Power Consumption and Wrap Up

Power Consumption


As I mentioned in an earlier installment, one of my primary goals was to make the HTPC as power efficient as possible without any impact on the performance of the HTPC.  To measure how well we did against that goal, I used my handy Kill A Watt meter to measure actual power usage of the HTPC.  I ran all the regular tasks I would normally do on my HTPC and let them run for a few minutes, documenting the peak power usage (in watts) that I saw during the time. 


You’ll notice that I said ‘peak power usage.’  In almost all of the task tests, the peak power usage was occasional spikes in power draw while most of the test time the wattage actually was 10 to 20% lower than the peak.  Regardless, I wanted to capture the worst case scenario, so I documented the peaks and not the averages in all tests but one.  I wanted to get a good picture of how much power the HTPC would draw over an extended period of time, so I left the meter attached to the HTPC for a full week and was able to see how much total power it drew over the seven day time period, and from there I can easily calculate the average power draw from the HTPC during the week.  Enough talk, let’s look at the numbers.


The first thing we see is our average power use over an entire week.  I checked the Kill A Watt meter and it had used 7.93 Kwh (Kilowatt/hours) over 165 hours telling us the HTPC was using on average 48.1 watts during that time frame.  48.1 watts is great considering my previous HTPC easily used over two to three times as much power.

Diving into specific tasks we see the peak power usage of and any tests was 80 watts during the boot up process, which will not happen very often.  Once the boot settled down to idle I was seeing peak draw of only 42 watts and during our ‘away’ mode, when the machine hadn’t been used for a few hours, the power draw dropped a few more watts down to 38 watts.  I’m sure if I enabled the sleep or hibernate modes I could cut that at least in half, but the USB IR receiver never seems to come back online when the machine wakes from sleep.  Throw in the fact that I won’t be able to access content on the Media Center from Media Extenders throughout the house when it was sleeping or hibernating and I’m going to have to stick with away mode.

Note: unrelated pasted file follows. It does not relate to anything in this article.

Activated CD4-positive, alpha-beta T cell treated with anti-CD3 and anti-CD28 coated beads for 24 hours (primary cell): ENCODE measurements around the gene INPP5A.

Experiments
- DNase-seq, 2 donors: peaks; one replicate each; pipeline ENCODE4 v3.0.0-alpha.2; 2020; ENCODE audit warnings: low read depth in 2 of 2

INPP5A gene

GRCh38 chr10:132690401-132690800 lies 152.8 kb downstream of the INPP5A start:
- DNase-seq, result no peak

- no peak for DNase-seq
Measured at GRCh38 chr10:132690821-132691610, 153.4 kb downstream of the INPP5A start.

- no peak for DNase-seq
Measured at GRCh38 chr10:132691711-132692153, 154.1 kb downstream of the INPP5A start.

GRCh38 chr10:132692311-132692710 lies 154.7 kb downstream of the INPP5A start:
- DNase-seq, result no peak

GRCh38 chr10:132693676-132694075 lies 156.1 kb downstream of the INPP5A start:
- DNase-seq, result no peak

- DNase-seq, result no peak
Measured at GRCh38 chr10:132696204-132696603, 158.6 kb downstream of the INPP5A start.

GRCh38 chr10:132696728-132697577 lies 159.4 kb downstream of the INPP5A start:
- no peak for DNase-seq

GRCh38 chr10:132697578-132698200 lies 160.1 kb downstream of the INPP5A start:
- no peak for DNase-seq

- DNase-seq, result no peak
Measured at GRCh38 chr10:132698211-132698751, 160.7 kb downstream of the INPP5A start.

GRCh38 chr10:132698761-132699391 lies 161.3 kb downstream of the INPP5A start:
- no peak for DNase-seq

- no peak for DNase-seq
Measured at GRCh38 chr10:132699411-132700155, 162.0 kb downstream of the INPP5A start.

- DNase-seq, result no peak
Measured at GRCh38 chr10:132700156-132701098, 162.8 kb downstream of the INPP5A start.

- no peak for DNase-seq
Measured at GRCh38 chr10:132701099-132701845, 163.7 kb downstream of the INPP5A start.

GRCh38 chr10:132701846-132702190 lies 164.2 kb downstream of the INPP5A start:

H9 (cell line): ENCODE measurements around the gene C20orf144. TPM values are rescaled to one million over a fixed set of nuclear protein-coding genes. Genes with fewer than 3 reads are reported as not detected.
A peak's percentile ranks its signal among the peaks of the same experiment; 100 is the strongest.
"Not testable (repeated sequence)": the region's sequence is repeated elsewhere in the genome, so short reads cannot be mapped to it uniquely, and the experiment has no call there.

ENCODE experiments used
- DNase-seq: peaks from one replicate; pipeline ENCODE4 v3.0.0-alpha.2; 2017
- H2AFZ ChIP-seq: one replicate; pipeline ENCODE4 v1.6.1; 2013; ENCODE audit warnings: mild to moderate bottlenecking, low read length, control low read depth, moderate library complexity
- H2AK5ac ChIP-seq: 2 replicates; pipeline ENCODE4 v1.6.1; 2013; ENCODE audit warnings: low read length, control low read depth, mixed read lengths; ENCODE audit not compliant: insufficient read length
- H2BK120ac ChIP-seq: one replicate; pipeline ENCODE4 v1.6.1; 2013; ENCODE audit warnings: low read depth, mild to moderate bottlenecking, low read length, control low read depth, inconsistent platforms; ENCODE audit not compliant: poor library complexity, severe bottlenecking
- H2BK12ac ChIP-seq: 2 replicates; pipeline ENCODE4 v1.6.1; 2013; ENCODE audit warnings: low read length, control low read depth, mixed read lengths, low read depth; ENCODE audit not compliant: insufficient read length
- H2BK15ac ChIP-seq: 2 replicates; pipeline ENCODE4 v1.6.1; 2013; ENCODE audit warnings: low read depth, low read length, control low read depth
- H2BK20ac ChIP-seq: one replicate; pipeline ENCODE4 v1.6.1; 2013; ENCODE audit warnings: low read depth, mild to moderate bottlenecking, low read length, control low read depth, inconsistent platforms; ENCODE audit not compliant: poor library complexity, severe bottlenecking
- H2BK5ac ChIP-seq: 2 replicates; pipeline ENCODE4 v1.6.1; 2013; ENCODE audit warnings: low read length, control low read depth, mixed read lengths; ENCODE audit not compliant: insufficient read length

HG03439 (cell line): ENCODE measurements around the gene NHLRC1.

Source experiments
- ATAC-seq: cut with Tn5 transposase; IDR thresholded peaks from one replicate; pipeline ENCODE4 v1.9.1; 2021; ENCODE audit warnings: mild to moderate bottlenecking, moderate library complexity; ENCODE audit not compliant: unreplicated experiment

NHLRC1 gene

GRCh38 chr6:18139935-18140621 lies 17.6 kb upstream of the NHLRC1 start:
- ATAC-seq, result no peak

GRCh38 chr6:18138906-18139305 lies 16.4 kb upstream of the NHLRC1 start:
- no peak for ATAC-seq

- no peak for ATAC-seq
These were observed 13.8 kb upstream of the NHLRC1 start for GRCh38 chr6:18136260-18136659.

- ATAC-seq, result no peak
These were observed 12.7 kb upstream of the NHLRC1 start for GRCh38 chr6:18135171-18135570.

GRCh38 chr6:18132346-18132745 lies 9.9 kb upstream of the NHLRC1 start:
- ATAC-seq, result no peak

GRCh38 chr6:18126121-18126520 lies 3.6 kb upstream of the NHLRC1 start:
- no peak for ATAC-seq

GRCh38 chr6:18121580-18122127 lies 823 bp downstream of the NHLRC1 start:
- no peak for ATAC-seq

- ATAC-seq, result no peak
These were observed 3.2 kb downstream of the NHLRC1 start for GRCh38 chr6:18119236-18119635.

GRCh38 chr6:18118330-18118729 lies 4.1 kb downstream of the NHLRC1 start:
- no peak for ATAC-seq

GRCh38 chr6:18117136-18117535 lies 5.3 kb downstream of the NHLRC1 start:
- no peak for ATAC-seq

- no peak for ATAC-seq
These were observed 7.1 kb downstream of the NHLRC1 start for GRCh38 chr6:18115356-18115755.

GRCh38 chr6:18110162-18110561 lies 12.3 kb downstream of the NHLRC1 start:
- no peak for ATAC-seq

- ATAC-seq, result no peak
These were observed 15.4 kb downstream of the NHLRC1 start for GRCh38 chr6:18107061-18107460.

Normal tasks we would do on the Media Center ranged from a low of 51 watts for streaming AVI’s from my media server to a high of 75 watts for streaming MKV’s, also located on my media server.  Once again, I want to mention that those numbers are the peak numbers, and most of the time I was watching the meter, the power usage was actually 10-20% less. 

All in all I’m happy with the power usage considering all that I have instantly at my fingertips through the Media Center or extenders.  I may be able to shave off a few more watts of power with a bit more tweaking, but for now I’m happy where we are.

Conclusion and Wrap Up


That about wraps up our series on Cutting the Cord and Building Your Own Home Theater PC.  The hardware and software I chose for the build worked out well for our needs, but your mileage will vary depending on your situation and needs.  Perhaps you want a box that you can play games on your big screen TV with Steam’s new “Big Picture” mode and need a beefier CPU and dedicated GPU.  Maybe maybe you can’t give up your cable television or satellite channels and will want to go with a cable card tuner.  Or maybe there are other services like Vudu or Amazon Instant Video that you have to have with your television viewing experience and there may be software other than Media Center that will be better for your needs.  Whatever your situation, understand your requirements up front.  It’s much easier to build your solution around your requirements than try to fit your requirements into an already built solution.

What I’ve attempted to do in this series of articles is to give you a step by step way that can sever your ties with your cable or satellite provider and put your media choices in your own hands and hopefully saving you a good deal of money that can be put to better use for your household in the process.


In closing, despite Microsoft’s best efforts to minimize Windows Media Center, the community is still alive and well, and passionate as ever.  I’ll continue to try to answer questions and help folks out here in the comments, but there are lots of other locations that you can get more information to feed your Cord Cutting obsession.

We hope you enjoyed the series, and hope you enjoy spending all that spare cash!

Missed any installments of our Cutting the Cord Series?  Catch up on them here:

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